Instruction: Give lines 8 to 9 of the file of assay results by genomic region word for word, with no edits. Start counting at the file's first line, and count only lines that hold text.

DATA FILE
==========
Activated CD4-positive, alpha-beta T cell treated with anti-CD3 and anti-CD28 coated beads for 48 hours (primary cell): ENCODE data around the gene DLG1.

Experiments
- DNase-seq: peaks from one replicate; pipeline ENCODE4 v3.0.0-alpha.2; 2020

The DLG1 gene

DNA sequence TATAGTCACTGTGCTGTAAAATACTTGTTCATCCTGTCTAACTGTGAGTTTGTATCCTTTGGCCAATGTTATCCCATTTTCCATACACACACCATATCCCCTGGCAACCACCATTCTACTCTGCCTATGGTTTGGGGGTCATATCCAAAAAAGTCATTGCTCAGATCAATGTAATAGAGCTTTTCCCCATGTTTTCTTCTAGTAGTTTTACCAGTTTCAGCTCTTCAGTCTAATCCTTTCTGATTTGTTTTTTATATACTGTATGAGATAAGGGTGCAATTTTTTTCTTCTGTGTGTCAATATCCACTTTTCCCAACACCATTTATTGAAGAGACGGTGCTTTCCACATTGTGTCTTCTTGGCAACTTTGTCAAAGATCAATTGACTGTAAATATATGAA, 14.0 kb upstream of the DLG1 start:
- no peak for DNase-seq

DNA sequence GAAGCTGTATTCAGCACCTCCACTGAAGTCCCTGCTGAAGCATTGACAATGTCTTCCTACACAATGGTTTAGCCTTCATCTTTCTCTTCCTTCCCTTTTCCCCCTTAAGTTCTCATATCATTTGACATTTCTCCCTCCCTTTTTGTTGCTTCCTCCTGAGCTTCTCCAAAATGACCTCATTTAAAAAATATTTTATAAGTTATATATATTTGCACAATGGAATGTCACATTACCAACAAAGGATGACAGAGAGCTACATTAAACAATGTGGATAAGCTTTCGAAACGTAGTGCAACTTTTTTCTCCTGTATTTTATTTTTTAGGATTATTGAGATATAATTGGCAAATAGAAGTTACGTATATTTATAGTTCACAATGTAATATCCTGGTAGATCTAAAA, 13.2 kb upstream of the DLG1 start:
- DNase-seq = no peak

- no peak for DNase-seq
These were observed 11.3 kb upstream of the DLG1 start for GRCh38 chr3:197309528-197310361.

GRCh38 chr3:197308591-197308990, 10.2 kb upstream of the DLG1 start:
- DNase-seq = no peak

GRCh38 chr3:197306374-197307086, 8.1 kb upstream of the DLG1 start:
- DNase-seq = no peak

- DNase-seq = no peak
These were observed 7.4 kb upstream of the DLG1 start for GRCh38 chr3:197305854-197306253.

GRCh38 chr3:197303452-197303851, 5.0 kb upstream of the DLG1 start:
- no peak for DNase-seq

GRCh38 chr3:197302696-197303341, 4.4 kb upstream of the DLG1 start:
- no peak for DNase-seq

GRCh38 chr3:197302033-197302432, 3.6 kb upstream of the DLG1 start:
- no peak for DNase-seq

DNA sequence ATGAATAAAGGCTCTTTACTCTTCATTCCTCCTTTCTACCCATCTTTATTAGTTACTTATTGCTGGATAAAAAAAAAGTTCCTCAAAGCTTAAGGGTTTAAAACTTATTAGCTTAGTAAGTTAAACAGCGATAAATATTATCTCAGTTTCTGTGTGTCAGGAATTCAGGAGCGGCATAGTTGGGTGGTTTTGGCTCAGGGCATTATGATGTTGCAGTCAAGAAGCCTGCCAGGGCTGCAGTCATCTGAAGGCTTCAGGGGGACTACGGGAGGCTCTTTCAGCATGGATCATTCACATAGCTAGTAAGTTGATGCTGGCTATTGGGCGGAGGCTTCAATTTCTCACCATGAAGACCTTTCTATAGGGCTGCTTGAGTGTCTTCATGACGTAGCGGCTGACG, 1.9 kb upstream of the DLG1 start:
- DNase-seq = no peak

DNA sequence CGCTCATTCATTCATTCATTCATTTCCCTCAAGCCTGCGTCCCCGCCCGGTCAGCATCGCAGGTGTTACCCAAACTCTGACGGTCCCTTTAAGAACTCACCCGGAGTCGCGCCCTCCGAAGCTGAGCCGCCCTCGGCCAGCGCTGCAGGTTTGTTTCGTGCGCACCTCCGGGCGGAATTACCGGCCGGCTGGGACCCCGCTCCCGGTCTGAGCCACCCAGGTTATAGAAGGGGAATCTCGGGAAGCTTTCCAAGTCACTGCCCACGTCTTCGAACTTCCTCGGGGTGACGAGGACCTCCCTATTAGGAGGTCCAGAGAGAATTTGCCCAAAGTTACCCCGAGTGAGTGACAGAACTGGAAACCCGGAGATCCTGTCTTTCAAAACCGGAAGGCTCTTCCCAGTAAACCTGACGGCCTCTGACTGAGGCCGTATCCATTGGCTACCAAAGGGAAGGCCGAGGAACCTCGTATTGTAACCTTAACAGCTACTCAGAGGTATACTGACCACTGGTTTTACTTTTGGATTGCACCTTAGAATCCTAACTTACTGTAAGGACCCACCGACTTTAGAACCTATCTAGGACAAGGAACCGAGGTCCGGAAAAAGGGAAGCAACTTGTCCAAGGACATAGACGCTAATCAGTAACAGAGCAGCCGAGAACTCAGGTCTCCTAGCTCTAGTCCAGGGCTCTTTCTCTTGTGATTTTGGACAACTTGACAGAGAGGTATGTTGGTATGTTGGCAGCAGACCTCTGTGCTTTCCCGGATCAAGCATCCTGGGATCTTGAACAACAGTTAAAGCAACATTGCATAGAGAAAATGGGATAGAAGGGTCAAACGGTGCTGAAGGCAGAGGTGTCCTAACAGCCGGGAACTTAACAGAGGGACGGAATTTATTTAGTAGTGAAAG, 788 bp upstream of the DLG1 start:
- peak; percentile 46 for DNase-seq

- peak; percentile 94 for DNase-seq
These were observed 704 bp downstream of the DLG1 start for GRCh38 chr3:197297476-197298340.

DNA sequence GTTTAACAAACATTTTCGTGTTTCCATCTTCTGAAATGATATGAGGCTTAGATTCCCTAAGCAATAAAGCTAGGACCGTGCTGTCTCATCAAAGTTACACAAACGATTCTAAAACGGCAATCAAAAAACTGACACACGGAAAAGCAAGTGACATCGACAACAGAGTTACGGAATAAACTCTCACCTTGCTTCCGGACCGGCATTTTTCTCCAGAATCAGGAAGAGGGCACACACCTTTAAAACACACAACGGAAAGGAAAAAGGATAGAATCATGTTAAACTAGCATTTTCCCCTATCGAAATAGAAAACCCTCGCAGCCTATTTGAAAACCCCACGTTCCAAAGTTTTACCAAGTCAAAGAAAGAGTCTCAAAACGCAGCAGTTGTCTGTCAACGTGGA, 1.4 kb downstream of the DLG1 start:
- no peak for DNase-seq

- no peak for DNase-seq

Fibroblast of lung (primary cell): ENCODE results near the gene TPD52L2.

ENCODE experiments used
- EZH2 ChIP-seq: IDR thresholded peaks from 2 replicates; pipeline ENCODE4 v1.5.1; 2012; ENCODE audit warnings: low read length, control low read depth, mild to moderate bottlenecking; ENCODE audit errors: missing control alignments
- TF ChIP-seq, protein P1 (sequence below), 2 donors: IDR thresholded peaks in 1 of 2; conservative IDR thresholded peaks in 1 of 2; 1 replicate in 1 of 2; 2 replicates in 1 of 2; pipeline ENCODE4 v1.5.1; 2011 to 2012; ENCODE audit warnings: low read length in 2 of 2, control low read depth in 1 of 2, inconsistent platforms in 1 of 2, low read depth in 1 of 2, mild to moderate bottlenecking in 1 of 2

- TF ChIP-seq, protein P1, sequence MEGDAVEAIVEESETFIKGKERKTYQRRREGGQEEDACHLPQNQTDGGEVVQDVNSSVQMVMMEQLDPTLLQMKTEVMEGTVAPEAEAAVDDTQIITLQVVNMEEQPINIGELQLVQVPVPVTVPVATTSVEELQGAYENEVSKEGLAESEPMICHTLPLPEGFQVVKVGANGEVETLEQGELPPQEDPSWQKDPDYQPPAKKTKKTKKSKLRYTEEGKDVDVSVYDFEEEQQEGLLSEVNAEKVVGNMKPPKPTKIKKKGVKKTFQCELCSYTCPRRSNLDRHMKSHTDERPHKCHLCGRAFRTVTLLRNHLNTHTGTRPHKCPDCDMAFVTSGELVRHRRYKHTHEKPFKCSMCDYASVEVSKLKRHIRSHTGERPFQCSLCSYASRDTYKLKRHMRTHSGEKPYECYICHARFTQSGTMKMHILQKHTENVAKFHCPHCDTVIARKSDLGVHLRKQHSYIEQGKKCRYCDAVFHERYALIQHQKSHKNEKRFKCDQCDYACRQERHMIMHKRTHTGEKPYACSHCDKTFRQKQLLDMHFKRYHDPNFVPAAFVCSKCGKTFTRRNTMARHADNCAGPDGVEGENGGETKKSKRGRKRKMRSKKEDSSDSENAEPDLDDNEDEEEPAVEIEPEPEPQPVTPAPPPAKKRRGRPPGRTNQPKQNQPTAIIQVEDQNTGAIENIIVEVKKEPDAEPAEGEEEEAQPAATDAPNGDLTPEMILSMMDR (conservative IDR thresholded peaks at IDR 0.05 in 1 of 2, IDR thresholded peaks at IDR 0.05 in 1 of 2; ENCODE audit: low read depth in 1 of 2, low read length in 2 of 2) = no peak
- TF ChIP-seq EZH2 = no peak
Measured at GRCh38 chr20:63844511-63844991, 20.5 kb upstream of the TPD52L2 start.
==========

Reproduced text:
- DNase-seq = no peak

- no peak for DNase-seq